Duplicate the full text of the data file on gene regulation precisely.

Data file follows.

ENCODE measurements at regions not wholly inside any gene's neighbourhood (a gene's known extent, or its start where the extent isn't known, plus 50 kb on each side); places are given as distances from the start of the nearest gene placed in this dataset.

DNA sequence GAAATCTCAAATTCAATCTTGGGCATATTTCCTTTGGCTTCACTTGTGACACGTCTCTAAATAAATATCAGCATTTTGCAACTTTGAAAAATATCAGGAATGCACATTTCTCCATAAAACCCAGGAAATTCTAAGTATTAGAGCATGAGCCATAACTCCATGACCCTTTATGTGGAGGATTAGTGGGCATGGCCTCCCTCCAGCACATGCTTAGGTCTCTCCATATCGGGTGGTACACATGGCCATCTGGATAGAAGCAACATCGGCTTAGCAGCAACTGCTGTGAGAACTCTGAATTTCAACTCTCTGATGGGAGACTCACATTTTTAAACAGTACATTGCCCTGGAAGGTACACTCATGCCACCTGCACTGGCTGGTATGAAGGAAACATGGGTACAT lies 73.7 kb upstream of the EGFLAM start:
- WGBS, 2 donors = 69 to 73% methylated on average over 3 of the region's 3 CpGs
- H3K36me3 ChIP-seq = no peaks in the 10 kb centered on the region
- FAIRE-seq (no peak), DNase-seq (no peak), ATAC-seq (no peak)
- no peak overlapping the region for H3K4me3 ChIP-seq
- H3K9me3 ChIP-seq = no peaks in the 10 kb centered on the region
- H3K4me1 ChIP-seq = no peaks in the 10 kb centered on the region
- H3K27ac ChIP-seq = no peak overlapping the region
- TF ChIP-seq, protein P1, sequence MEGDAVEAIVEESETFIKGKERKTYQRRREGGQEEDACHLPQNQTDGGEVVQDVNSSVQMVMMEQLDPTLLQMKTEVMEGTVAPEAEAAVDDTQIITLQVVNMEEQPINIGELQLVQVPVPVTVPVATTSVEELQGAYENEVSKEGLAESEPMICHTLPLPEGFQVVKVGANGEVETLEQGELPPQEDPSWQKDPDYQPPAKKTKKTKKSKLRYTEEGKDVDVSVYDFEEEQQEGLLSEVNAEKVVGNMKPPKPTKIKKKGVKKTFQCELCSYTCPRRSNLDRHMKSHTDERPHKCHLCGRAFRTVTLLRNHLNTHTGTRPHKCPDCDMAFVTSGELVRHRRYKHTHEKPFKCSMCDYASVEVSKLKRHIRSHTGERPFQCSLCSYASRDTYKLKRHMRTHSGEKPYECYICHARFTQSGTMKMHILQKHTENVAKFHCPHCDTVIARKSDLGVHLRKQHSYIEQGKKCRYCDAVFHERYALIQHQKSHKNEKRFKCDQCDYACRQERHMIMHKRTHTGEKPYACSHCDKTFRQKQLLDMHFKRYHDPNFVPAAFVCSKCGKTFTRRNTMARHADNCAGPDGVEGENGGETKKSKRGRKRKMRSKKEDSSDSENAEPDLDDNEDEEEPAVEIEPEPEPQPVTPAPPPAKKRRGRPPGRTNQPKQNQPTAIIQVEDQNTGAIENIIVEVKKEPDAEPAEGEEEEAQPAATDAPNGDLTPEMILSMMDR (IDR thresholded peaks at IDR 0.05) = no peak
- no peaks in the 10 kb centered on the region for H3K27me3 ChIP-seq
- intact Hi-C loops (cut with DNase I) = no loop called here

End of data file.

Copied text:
ENCODE measurements at regions not wholly inside any gene's neighbourhood (a gene's known extent, or its start where the extent isn't known, plus 50 kb on each side); places are given as distances from the start of the nearest gene placed in this dataset.

DNA sequence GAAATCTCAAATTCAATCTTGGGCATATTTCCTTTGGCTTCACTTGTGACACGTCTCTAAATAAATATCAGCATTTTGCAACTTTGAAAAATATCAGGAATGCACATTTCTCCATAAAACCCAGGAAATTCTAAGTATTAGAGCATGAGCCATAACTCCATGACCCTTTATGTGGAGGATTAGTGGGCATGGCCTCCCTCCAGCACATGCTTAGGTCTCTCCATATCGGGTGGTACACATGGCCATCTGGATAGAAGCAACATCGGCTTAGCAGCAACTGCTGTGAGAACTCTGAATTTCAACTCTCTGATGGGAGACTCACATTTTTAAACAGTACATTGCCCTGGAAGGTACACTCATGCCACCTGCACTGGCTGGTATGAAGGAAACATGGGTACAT lies 73.7 kb upstream of the EGFLAM start:
- WGBS, 2 donors = 69 to 73% methylated on average over 3 of the region's 3 CpGs
- H3K36me3 ChIP-seq = no peaks in the 10 kb centered on the region
- FAIRE-seq (no peak), DNase-seq (no peak), ATAC-seq (no peak)
- no peak overlapping the region for H3K4me3 ChIP-seq
- H3K9me3 ChIP-seq = no peaks in the 10 kb centered on the region
- H3K4me1 ChIP-seq = no peaks in the 10 kb centered on the region
- H3K27ac ChIP-seq = no peak overlapping the region
- TF ChIP-seq, protein P1, sequence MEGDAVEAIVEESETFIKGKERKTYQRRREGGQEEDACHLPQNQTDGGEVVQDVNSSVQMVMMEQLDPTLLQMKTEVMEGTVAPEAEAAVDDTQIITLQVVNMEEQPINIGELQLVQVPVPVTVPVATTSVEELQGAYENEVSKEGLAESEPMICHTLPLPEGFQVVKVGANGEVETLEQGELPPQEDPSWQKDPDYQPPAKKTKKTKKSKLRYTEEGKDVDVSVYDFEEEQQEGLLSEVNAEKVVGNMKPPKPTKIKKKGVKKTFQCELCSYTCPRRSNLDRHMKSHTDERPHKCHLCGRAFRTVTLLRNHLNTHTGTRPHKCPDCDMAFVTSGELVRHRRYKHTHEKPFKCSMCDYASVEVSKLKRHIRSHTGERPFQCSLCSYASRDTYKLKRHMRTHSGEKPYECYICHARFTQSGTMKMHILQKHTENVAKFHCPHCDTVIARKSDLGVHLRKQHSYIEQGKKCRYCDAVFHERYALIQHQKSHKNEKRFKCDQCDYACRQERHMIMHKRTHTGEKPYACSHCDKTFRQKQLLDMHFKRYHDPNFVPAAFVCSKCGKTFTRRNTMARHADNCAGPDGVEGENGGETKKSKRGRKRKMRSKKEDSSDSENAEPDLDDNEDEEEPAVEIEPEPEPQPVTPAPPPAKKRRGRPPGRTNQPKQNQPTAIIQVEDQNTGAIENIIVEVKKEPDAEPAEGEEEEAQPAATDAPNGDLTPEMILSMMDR (IDR thresholded peaks at IDR 0.05) = no peak
- no peaks in the 10 kb centered on the region for H3K27me3 ChIP-seq
- intact Hi-C loops (cut with DNase I) = no loop called here